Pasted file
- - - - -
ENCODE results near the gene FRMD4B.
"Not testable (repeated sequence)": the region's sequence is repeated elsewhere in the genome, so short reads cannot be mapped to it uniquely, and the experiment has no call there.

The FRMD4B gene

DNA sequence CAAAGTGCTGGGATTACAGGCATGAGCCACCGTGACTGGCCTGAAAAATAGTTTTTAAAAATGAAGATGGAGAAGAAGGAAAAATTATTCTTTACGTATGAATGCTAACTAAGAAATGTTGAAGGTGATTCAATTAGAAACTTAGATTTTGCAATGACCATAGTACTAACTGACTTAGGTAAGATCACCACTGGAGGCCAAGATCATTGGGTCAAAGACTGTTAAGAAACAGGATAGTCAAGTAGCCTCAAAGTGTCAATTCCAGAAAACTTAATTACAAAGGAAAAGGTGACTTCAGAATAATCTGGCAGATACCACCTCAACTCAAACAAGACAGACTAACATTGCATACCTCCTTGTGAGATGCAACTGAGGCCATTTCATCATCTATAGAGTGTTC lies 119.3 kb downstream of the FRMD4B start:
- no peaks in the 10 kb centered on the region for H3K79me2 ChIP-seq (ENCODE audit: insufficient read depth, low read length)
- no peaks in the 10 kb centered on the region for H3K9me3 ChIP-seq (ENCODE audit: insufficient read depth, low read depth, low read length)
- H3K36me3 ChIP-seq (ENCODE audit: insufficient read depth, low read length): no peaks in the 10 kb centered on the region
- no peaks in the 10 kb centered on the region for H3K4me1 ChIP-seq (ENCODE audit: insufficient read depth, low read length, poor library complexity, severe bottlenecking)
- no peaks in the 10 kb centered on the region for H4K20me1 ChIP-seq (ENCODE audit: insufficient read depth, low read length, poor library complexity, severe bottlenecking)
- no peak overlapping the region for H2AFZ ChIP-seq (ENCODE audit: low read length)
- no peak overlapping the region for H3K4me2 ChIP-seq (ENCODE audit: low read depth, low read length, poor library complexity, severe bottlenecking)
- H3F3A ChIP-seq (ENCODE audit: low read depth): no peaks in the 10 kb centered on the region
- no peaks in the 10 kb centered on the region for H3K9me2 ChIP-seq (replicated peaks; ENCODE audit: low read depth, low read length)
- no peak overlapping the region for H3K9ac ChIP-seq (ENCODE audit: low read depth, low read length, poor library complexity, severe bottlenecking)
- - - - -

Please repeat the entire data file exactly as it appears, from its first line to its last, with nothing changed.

ENCODE results near the gene FRMD4B.
"Not testable (repeated sequence)": the region's sequence is repeated elsewhere in the genome, so short reads cannot be mapped to it uniquely, and the experiment has no call there.

The FRMD4B gene

DNA sequence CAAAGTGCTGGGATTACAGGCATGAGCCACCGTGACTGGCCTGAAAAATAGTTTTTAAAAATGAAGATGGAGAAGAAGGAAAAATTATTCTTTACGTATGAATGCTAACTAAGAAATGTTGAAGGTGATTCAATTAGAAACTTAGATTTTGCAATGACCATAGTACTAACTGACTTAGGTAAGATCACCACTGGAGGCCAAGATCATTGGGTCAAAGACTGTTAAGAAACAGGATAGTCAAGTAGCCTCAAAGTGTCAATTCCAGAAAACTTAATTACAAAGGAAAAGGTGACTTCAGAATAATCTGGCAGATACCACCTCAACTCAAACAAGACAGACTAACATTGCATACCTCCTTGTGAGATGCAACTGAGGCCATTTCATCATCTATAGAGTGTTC lies 119.3 kb downstream of the FRMD4B start:
- no peaks in the 10 kb centered on the region for H3K79me2 ChIP-seq (ENCODE audit: insufficient read depth, low read length)
- no peaks in the 10 kb centered on the region for H3K9me3 ChIP-seq (ENCODE audit: insufficient read depth, low read depth, low read length)
- H3K36me3 ChIP-seq (ENCODE audit: insufficient read depth, low read length): no peaks in the 10 kb centered on the region
- no peaks in the 10 kb centered on the region for H3K4me1 ChIP-seq (ENCODE audit: insufficient read depth, low read length, poor library complexity, severe bottlenecking)
- no peaks in the 10 kb centered on the region for H4K20me1 ChIP-seq (ENCODE audit: insufficient read depth, low read length, poor library complexity, severe bottlenecking)
- no peak overlapping the region for H2AFZ ChIP-seq (ENCODE audit: low read length)
- no peak overlapping the region for H3K4me2 ChIP-seq (ENCODE audit: low read depth, low read length, poor library complexity, severe bottlenecking)
- H3F3A ChIP-seq (ENCODE audit: low read depth): no peaks in the 10 kb centered on the region
- no peaks in the 10 kb centered on the region for H3K9me2 ChIP-seq (replicated peaks; ENCODE audit: low read depth, low read length)
- no peak overlapping the region for H3K9ac ChIP-seq (ENCODE audit: low read depth, low read length, poor library complexity, severe bottlenecking)